THE HUNDRED BROTHERS
by Donald Antrim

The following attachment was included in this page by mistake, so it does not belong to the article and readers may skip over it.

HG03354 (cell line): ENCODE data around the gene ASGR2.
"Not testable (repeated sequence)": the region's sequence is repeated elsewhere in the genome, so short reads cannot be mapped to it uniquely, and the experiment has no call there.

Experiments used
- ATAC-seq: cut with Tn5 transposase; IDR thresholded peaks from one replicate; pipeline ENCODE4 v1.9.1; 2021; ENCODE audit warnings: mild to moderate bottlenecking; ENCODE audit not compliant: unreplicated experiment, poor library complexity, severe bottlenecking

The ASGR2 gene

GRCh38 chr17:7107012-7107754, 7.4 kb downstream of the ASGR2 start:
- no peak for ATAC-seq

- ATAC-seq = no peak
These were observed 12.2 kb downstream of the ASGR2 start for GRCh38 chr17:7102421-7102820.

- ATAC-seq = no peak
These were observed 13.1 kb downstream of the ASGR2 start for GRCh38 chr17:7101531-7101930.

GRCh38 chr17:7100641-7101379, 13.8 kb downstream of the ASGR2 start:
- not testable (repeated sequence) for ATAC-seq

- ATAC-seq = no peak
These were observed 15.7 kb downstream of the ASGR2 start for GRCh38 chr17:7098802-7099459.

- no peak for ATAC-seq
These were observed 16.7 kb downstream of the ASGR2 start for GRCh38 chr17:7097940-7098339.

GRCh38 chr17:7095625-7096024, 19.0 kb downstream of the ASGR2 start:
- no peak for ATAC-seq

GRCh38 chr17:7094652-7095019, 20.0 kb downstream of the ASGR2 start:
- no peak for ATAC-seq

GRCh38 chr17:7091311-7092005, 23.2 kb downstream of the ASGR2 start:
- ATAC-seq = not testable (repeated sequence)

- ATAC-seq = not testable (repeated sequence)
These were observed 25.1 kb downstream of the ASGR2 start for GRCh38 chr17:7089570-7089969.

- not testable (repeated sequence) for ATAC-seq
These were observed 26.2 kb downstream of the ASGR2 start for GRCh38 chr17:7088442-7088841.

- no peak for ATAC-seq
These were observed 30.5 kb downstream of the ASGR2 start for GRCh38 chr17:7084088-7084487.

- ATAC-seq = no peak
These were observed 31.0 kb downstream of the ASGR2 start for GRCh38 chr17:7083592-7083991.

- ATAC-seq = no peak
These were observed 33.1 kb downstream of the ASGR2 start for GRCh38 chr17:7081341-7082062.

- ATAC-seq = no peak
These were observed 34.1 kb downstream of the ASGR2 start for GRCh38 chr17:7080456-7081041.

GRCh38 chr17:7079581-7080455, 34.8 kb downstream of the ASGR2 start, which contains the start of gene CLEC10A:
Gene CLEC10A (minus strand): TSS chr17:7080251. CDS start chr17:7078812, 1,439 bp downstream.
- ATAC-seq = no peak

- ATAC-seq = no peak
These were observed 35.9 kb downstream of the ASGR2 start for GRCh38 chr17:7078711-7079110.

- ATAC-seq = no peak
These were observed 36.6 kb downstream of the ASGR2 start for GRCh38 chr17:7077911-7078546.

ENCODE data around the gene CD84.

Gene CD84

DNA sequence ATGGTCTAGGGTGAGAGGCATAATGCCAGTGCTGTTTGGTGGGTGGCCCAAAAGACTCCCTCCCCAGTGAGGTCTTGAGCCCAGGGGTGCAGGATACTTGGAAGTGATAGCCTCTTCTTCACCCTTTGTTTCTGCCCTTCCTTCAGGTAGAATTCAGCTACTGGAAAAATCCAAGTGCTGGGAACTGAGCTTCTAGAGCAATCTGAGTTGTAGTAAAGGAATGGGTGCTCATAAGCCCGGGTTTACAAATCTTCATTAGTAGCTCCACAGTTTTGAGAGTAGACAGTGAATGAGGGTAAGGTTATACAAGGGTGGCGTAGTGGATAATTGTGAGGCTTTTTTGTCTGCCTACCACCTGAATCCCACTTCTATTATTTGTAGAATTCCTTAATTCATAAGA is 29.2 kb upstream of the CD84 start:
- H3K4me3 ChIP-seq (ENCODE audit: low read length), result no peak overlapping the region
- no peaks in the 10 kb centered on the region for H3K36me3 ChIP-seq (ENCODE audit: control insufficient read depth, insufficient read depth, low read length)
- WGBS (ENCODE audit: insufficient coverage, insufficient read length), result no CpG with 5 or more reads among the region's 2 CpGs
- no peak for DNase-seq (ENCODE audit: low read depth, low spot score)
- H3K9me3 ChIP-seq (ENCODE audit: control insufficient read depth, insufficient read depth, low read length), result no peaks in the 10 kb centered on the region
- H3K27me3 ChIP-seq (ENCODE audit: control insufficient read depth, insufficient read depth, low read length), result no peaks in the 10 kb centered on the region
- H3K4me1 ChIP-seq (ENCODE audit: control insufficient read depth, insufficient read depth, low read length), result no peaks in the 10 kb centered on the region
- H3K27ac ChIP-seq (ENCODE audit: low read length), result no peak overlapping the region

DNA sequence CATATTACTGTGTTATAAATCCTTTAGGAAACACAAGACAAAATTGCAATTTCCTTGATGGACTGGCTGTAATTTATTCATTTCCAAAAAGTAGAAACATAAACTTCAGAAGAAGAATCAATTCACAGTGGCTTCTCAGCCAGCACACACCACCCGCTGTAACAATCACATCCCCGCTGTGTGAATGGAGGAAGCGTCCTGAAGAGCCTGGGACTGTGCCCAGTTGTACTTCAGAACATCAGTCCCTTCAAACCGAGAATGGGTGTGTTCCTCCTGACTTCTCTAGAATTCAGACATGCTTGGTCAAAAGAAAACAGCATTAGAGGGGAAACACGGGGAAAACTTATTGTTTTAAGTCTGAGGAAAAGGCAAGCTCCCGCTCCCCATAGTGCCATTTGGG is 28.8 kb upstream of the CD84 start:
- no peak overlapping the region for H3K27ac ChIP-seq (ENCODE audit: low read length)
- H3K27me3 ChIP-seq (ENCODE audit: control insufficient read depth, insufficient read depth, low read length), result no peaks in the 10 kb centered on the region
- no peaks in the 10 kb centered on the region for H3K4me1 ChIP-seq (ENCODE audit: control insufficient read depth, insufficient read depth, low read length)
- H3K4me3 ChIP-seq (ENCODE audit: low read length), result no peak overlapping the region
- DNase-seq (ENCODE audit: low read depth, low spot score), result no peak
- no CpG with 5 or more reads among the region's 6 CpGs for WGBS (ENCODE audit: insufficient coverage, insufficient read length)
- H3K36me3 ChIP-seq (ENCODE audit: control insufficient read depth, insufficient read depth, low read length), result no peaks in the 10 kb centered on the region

Surrealism is alive and well in the antic universe of Antrim's fiction. This second novel of a projected trilogy (Elect Mr. Robinson for a Better World, 1993) begins with an audaciously absurd conceit and rings an impressive number of changes on it. Doug, the frantic narrator, gathers with 98 of his 99 brothers (including Zachary, ``the Giant''; Pierce, the ``designer of radically unbuildable buildings''; Milton, ``the channeler of spirits who speak across time''; and the celebrated ``perfect'' brother, Benedict, famous for his work on the ``sexual language'' of social insects) in their deceased father's library to ``put the past behind us, share a light supper, and locate, if we could bear to, the missing urn'' of their progenitor's ashes. The youngest son is in his mid-20s, the oldest in his 90s. Only George, the urban planner, is missing, having recently vanished ``with a girl named Jane and an overnight bag packed with municipal funds in unmarked hundreds.'' George is only one of the topics of conversation as the brothers, waiting impatiently for dinner to be announced, inevitably reanimate old grievances and competing loyalties. Doug, a rebel and openly disdainful of their father, inspires a series of bitter clashes among family factions. There are accidents as the brothers, packed into the library, begin to grow restive. Finally, also inevitably, violence breaks out, and the hapless Doug is at the heart of the increasingly violent (if slapstick) family feud. The plot, of course, is secondary here: What matters is Antrim's ability to keep an impossible concept spinning, to come up with more and more outrageous variations, and he does exactly this in a wonderfully calm and assured manner. Few writers can match his inventiveness or his determination to remind us that the best fiction can be simply about the pleasure that comes from the free play of the imagination. Another unique work from the most delightfully idiosyncratic of young American writers.